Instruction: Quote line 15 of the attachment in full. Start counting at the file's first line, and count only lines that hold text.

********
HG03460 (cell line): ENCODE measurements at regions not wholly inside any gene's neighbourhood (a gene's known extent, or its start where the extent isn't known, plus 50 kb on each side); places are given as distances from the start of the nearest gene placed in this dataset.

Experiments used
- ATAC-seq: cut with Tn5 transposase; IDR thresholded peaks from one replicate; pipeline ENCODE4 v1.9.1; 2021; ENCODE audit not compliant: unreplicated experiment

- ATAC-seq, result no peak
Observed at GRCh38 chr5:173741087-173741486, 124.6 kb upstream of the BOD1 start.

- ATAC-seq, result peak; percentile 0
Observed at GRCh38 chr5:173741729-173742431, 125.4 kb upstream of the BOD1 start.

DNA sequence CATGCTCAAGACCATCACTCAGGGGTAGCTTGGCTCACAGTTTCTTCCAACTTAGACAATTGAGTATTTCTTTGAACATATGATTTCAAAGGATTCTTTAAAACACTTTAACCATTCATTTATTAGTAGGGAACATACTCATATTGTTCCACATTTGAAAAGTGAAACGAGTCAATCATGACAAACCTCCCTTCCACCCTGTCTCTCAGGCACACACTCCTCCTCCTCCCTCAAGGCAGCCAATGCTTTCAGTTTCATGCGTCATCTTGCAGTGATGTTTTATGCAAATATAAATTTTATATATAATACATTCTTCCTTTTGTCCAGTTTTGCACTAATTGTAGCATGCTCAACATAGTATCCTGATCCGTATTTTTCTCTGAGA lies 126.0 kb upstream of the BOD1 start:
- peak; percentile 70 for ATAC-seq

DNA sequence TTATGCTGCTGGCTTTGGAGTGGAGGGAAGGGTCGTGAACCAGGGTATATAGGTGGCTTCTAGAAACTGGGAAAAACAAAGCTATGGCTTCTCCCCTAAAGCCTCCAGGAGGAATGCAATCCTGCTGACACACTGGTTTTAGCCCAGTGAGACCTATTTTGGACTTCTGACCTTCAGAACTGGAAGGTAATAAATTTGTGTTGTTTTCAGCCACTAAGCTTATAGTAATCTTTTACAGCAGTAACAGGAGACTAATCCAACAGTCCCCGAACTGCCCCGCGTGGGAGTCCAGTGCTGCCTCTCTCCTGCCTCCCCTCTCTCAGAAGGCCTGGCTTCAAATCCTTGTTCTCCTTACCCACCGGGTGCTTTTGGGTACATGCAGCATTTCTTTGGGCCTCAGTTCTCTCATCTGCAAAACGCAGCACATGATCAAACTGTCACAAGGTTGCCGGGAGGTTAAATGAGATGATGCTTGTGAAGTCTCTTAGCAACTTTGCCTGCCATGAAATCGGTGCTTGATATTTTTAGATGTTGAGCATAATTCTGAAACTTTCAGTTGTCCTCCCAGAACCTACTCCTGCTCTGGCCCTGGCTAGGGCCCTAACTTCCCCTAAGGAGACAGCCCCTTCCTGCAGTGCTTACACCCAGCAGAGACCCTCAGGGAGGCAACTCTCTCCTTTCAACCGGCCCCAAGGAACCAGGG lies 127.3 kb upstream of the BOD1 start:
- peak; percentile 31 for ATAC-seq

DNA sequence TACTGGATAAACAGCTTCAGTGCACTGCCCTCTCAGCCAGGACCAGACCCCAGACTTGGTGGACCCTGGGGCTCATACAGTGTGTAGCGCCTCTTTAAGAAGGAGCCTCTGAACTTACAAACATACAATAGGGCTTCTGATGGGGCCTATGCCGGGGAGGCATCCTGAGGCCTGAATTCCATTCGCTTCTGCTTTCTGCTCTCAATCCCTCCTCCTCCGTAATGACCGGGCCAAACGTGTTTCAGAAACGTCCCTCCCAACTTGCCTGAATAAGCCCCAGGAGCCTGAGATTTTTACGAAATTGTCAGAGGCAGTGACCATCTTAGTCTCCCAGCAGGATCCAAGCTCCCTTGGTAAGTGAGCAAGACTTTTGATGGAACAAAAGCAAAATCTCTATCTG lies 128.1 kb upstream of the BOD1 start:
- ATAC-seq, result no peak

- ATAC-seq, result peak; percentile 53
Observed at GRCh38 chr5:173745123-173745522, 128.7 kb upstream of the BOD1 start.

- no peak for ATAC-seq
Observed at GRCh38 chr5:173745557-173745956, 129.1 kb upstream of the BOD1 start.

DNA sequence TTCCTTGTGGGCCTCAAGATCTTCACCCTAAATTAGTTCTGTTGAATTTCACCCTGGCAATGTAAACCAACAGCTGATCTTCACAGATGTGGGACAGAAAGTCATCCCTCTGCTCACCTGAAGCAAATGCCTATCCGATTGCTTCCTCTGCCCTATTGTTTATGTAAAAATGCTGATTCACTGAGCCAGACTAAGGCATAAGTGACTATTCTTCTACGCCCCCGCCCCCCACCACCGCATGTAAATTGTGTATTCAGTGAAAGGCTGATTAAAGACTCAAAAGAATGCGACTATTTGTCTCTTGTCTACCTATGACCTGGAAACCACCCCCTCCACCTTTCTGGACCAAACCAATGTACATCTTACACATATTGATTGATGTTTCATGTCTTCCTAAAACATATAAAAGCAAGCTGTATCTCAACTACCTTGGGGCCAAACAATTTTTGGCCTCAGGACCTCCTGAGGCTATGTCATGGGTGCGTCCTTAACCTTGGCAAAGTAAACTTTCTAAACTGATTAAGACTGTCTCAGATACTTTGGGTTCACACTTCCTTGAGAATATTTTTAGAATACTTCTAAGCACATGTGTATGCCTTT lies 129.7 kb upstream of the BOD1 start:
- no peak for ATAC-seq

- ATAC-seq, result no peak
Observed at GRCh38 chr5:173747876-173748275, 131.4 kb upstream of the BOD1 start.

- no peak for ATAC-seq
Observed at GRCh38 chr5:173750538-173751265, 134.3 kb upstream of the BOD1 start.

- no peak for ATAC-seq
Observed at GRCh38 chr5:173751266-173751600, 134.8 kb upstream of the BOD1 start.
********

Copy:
Observed at GRCh38 chr5:173745123-173745522, 128.7 kb upstream of the BOD1 start.